Local solutions make cloud accessible
Local solutions are designed for local infrastructure constraints, and are simple and affordable to implement and run, says Turrito Networks.
South African businesses make the mistake of looking to cloud solutions built for international conditions. Instead, they should look to those built for the local environment, says Brian Timperley, MD and co-founder of Turrito Networks.
Timperley says South African enterprises of all sizes are seeking to benefit from cloud computing. "But cloud in general is only at the beginning of the adoption curve. Businesses now are only scraping the surface of what's possible," he says.
A challenge that may have slowed the rate of local cloud adoption, he says, is the fact that local enterprises tend to want to use big-name solutions built for conditions in the US or Europe. "The problem with these is that they have generally been built for environments with the luxury of affordable, high-speed bandwidth. In South Africa, we still face challenges of latency and relatively high bandwidth costs, and so 'heavy' solutions do not perform optimally here."
Another hurdle, he says, is that, until recently, cloud solutions have been expensive and complex to implement.
Now, says Timperley, local solutions providers are bringing to market cloud services and solutions designed for local infrastructure constraints; these solutions are also intended to be simple and affordable to implement and run. "Of necessity, South African developers have made lighter, simpler solutions, which means the challenges and barriers to entry for South African businesses - especially SMEs - have been reduced."
The key to local cloud success, he says, is to empower the enterprise to host and manage its own enterprise application store, where it has full control and can ensure security of business-critical applications. In addition, the solution should retain the data within the enterprise servers, simply transferring encrypted pixels across the network, to ensure low bandwidth consumption, speed of access and tight security.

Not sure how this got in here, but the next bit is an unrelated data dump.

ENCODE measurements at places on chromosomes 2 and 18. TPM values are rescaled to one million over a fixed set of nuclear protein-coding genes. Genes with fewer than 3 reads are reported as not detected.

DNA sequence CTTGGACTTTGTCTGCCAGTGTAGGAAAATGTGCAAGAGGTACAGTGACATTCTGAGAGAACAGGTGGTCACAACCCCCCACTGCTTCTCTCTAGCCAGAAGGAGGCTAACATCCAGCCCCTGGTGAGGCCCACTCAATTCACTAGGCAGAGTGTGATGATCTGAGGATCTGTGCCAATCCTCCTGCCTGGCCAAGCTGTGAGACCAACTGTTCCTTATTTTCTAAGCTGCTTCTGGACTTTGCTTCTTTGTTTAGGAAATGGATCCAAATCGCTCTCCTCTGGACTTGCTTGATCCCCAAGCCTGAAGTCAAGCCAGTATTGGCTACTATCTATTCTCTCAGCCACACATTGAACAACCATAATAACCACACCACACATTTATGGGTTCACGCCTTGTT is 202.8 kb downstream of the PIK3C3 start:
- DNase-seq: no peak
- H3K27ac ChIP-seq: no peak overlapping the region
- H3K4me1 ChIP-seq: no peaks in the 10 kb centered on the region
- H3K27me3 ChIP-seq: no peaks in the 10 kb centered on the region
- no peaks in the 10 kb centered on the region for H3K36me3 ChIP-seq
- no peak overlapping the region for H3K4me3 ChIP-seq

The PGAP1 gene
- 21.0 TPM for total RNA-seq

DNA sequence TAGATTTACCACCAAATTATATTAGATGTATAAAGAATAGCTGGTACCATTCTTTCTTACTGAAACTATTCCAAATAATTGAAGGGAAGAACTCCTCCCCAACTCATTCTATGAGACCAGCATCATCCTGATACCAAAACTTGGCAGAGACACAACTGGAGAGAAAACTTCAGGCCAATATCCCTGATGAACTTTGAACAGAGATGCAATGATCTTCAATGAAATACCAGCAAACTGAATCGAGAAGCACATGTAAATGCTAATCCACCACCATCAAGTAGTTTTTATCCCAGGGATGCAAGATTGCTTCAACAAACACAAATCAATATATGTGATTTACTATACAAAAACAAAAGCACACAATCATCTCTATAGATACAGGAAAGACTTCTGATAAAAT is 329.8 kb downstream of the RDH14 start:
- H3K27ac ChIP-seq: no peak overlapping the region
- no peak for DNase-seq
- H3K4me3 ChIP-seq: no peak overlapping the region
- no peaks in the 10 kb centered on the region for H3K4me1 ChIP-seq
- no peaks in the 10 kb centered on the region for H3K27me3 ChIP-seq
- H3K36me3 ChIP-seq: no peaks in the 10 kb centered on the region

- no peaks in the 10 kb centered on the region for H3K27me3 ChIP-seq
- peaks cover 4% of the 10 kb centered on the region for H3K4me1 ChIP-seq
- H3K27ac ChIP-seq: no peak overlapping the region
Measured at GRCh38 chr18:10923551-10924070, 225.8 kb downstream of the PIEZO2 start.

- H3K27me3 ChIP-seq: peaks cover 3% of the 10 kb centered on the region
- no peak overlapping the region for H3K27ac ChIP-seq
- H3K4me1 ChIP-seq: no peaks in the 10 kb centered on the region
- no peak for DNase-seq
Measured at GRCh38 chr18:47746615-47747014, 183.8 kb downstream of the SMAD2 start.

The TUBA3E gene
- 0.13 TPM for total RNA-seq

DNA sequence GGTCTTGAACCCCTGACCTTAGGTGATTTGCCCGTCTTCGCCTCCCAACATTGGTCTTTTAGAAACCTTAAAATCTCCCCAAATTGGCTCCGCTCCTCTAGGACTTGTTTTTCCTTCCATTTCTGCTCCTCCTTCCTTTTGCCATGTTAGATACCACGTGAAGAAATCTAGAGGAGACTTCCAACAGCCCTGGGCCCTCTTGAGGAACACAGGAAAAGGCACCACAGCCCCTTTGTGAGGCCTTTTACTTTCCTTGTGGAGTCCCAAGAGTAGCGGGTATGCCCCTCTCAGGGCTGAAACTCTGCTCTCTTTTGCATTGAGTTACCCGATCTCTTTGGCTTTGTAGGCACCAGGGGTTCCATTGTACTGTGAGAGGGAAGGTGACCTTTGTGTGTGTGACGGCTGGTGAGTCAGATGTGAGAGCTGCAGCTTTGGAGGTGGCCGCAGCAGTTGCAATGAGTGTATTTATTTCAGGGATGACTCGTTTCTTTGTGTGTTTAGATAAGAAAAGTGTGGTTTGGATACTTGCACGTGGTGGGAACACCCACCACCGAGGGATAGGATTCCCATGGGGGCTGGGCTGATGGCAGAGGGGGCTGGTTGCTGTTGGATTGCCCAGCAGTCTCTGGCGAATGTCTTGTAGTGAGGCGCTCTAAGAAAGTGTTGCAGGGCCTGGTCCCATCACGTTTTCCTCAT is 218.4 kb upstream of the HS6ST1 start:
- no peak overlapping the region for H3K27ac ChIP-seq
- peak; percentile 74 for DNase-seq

"Users just want to consume the applications - they don't want to manage them. Once the enterprise's own application store has been centrally enabled, the IT department can control the data and applications important to the business, running them on the central servers, and only send out pixels or screen information, with the actual processing of data happening centrally. This eliminates concerns about hosting important applications and data on lower-cost, foreign-hosted services, as well as concerns about the security of data hosted in the public cloud. If you don't draw data out of the data centre, and have only encrypted pixels moving across the network, security concerns are allayed.
"We are seeing a lot of development and interest in the space, particularly in the past year," says Timperley. The interest, he says, spans the public and private sectors, as well as smaller enterprises.
"What we are seeing is that, typically, organisations aren't moving everything to their enterprise cloud application stores. They are adopting a hybrid approach, with some applications and data hosted locally and some cloudified. The applications they tend to put in the cloud first are financial applications, legacy applications and industry specific applications that are critical to their particular lines of business. Businesses want access to their most important business functions - like authorising a purchase or a document - wherever and whenever they need it."
Timperley will speak at the upcoming ITWeb Cloud Computing Summit on the technologies and innovation that have opened the door to delivering affordable, enterprise-ready cloud applications to SMEs, corporates and education institutions. For more information about this event, click here.